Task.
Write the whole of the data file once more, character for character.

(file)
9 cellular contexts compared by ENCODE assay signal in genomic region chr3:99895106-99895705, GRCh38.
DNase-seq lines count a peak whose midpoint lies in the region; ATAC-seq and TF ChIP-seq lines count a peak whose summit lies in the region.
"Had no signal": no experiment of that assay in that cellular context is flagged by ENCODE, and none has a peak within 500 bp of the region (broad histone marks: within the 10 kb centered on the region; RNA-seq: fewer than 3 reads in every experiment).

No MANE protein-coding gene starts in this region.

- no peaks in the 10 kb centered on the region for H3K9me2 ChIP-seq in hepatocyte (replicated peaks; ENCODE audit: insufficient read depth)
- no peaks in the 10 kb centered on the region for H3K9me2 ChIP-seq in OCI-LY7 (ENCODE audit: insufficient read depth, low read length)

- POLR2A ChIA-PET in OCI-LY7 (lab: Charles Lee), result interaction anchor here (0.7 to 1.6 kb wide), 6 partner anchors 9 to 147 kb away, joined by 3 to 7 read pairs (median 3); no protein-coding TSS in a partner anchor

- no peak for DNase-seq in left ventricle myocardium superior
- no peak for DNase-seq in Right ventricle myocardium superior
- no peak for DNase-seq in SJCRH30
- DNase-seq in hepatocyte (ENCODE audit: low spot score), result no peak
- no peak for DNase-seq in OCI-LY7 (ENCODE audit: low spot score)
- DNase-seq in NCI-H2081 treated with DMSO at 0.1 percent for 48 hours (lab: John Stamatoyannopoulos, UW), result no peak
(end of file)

9 cellular contexts compared by ENCODE assay signal in genomic region chr3:99895106-99895705, GRCh38.
DNase-seq lines count a peak whose midpoint lies in the region; ATAC-seq and TF ChIP-seq lines count a peak whose summit lies in the region.
"Had no signal": no experiment of that assay in that cellular context is flagged by ENCODE, and none has a peak within 500 bp of the region (broad histone marks: within the 10 kb centered on the region; RNA-seq: fewer than 3 reads in every experiment).

No MANE protein-coding gene starts in this region.

- no peaks in the 10 kb centered on the region for H3K9me2 ChIP-seq in hepatocyte (replicated peaks; ENCODE audit: insufficient read depth)
- no peaks in the 10 kb centered on the region for H3K9me2 ChIP-seq in OCI-LY7 (ENCODE audit: insufficient read depth, low read length)

- POLR2A ChIA-PET in OCI-LY7 (lab: Charles Lee), result interaction anchor here (0.7 to 1.6 kb wide), 6 partner anchors 9 to 147 kb away, joined by 3 to 7 read pairs (median 3); no protein-coding TSS in a partner anchor

- no peak for DNase-seq in left ventricle myocardium superior
- no peak for DNase-seq in Right ventricle myocardium superior
- no peak for DNase-seq in SJCRH30
- DNase-seq in hepatocyte (ENCODE audit: low spot score), result no peak
- no peak for DNase-seq in OCI-LY7 (ENCODE audit: low spot score)
- DNase-seq in NCI-H2081 treated with DMSO at 0.1 percent for 48 hours (lab: John Stamatoyannopoulos, UW), result no peak